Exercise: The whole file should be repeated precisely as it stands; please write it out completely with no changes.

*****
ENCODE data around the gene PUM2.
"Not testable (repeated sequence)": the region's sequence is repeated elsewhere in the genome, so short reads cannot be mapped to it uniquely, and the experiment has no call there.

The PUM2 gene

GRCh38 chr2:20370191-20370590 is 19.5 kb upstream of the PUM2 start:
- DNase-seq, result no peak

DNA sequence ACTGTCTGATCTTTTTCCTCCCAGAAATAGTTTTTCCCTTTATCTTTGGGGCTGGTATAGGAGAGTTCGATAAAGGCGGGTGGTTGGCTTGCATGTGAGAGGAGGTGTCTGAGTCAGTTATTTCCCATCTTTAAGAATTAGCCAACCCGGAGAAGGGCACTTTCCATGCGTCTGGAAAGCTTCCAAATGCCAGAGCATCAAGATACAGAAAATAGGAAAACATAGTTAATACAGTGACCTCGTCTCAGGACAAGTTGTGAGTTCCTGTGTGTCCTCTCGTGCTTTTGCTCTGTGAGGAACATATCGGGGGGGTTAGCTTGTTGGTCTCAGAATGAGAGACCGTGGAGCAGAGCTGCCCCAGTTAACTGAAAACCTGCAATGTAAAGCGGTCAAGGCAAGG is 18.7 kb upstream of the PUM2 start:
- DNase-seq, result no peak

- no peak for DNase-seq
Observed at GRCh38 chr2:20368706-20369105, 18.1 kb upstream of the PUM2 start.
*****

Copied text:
ENCODE data around the gene PUM2.
"Not testable (repeated sequence)": the region's sequence is repeated elsewhere in the genome, so short reads cannot be mapped to it uniquely, and the experiment has no call there.

The PUM2 gene

GRCh38 chr2:20370191-20370590 is 19.5 kb upstream of the PUM2 start:
- DNase-seq, result no peak

DNA sequence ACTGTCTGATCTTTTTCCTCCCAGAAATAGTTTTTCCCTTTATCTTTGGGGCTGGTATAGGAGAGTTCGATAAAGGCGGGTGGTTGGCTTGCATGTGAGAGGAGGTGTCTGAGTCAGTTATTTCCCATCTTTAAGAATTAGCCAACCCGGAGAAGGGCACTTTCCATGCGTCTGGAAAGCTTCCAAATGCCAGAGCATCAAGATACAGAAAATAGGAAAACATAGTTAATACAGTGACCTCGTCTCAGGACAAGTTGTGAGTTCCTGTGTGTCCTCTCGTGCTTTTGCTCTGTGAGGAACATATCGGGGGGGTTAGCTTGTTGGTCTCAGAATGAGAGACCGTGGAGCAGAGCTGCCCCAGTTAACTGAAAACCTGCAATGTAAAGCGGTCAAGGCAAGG is 18.7 kb upstream of the PUM2 start:
- DNase-seq, result no peak

- no peak for DNase-seq
Observed at GRCh38 chr2:20368706-20369105, 18.1 kb upstream of the PUM2 start.